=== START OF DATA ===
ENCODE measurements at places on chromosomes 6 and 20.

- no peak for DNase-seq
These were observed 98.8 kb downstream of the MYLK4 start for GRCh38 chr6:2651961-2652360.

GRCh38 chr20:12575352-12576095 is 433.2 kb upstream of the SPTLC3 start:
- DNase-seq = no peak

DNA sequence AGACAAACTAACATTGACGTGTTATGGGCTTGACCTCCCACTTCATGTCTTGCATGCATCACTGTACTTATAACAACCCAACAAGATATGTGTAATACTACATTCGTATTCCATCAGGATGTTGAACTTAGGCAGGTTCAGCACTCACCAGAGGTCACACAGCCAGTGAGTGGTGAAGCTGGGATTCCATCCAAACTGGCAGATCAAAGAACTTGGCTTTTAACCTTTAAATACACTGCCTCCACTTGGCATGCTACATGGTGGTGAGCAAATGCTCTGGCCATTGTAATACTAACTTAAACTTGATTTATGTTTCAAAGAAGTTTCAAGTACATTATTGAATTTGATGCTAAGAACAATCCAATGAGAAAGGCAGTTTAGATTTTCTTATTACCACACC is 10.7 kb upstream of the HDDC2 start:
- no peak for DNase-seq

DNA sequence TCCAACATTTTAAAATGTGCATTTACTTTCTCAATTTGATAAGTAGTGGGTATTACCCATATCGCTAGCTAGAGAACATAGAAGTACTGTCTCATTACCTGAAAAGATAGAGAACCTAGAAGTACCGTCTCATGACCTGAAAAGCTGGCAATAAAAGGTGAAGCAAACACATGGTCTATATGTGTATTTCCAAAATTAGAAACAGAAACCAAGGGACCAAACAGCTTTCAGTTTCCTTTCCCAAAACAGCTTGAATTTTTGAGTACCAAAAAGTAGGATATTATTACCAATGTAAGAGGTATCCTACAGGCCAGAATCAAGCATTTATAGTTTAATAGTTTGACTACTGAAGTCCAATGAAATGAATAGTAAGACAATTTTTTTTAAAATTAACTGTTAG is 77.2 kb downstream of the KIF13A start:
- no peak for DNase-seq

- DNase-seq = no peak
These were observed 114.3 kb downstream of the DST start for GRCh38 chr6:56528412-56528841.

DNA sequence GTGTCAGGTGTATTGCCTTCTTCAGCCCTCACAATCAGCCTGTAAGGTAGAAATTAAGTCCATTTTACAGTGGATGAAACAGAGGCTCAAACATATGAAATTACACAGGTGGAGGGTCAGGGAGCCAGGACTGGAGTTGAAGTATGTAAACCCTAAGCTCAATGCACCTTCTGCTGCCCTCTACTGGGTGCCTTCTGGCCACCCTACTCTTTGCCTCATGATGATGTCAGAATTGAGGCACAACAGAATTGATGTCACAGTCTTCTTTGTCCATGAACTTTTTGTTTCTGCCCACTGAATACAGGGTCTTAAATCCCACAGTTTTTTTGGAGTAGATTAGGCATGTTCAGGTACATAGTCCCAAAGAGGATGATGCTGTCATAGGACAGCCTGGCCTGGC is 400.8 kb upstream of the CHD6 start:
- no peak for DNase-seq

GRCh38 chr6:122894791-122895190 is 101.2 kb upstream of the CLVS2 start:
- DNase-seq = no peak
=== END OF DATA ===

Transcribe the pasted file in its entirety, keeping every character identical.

ENCODE measurements at places on chromosomes 6 and 20.

- no peak for DNase-seq
These were observed 98.8 kb downstream of the MYLK4 start for GRCh38 chr6:2651961-2652360.

GRCh38 chr20:12575352-12576095 is 433.2 kb upstream of the SPTLC3 start:
- DNase-seq = no peak

DNA sequence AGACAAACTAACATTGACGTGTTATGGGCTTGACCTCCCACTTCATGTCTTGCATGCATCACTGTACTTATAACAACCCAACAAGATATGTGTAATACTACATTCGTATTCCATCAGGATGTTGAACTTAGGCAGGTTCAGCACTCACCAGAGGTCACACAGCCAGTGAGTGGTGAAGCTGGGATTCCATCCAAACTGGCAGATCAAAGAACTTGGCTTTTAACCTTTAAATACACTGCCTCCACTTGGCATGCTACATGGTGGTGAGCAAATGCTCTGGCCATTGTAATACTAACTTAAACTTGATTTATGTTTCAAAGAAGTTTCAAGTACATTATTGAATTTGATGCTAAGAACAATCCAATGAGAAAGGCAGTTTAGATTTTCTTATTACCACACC is 10.7 kb upstream of the HDDC2 start:
- no peak for DNase-seq

DNA sequence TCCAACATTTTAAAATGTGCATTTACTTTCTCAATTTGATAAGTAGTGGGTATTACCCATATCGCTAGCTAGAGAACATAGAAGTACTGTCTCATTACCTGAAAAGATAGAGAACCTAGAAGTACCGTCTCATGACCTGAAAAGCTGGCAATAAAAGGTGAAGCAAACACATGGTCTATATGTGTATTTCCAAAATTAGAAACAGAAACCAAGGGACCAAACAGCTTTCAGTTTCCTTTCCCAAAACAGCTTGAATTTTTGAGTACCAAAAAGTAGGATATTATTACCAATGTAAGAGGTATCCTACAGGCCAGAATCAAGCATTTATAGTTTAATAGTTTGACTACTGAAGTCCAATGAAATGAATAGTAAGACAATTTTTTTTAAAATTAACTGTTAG is 77.2 kb downstream of the KIF13A start:
- no peak for DNase-seq

- DNase-seq = no peak
These were observed 114.3 kb downstream of the DST start for GRCh38 chr6:56528412-56528841.

DNA sequence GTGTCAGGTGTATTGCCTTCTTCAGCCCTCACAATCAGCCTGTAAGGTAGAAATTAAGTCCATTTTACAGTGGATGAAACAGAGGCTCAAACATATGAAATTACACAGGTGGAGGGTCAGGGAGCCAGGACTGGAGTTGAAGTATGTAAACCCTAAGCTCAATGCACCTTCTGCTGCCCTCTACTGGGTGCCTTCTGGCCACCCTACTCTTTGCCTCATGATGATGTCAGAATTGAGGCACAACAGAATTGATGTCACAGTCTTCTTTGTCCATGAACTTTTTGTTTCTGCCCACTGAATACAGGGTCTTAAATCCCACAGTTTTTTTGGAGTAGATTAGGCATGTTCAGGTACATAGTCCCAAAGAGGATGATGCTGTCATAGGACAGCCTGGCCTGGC is 400.8 kb upstream of the CHD6 start:
- no peak for DNase-seq

GRCh38 chr6:122894791-122895190 is 101.2 kb upstream of the CLVS2 start:
- DNase-seq = no peak